One might well argue that the martyrdom ethos has had an equally corrosive effect in Jewish and Zionist tradition. In fact, Kimmerling quotes historian Idit Zertal as saying (in terms of Jewish history): “ancient graves produce fresh graves.” There are so many examples: Masada, the Bar Kochba rebellion, the Holocaust. And then there are the series of martyrdoms that helped produce modern day Israel–the very first one being Trumpeldor’s death at Tel Hai (very similar to Prince Lazar’s death at Kosovo Polje) during which battle he is reported to have said: “”It is good to die for our country” (reminding me of Nathan Hale’s “I only regret that I have but one life to give for my country”). Kimmerling again paraphrases Zertal on the significance of Trumpeldor’s martyrdom within the context of modern Zionism:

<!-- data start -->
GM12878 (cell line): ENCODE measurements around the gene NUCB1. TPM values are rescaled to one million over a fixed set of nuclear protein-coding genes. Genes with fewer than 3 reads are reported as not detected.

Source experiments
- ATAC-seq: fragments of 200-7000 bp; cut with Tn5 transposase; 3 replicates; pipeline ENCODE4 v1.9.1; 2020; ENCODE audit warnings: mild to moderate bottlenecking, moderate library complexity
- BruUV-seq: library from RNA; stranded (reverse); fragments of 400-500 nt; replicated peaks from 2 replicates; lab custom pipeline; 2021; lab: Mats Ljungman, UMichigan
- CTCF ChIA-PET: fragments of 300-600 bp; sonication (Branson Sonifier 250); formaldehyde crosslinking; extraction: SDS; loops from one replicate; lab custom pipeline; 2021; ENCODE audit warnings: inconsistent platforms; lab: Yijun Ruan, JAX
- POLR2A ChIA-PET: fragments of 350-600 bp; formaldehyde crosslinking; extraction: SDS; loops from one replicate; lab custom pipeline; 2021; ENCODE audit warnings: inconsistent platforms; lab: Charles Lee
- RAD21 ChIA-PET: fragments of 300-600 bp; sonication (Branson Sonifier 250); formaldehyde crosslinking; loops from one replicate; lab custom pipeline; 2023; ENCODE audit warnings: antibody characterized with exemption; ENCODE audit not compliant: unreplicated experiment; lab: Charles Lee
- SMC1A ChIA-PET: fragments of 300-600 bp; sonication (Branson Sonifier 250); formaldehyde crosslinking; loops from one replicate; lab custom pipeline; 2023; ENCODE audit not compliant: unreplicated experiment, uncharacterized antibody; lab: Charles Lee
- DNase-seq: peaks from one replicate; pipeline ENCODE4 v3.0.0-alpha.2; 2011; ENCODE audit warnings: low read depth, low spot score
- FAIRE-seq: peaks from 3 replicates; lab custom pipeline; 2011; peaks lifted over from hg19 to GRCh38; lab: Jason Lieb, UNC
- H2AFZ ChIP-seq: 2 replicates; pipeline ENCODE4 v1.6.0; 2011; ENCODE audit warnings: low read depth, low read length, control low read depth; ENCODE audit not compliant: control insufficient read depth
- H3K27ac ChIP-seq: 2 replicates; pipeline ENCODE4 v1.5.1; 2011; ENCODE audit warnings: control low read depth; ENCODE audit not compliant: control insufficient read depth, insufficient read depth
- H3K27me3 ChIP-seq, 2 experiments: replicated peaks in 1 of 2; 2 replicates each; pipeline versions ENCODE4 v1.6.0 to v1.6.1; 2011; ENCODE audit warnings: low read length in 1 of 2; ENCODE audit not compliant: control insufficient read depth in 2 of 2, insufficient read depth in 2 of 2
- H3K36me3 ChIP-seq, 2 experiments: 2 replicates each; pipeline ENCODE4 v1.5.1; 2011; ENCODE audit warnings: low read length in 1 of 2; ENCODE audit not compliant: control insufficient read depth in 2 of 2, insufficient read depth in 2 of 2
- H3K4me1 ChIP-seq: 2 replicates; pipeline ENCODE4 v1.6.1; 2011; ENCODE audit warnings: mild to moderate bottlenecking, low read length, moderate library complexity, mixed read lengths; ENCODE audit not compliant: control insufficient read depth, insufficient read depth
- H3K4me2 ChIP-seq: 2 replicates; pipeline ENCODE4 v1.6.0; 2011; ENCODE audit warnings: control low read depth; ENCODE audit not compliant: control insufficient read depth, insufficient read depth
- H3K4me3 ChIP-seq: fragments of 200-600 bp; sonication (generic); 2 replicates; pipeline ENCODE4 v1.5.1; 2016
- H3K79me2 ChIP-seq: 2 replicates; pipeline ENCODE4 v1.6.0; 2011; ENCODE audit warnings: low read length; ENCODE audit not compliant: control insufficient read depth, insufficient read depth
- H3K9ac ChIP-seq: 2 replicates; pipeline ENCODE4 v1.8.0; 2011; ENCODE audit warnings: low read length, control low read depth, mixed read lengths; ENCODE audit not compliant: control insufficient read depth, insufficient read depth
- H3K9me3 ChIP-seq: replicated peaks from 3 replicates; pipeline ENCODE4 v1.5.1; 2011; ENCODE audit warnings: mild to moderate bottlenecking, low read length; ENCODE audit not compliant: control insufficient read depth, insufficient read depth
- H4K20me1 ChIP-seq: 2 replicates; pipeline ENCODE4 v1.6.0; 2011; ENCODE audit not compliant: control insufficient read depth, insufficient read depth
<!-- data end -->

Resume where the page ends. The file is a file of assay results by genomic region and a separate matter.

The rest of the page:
[His death] marked the beginning of a cult of death among Israeli Jews. The “new Jewish man,” in this ideology, was ready to make the ultimate sacrifice, to die defending his land and people, in stark contrast with Diaspora Jews, who would later be depicted as weaker souls who went “like lambs to the slaughter” in the Holocaust. The voices arguing that it is better to live for one’s country than to die for it were accordingly stifled and silenced. It is deeply ironic that the very same society now claims to be shocked by the “martyrdom culture” in the occupied territories.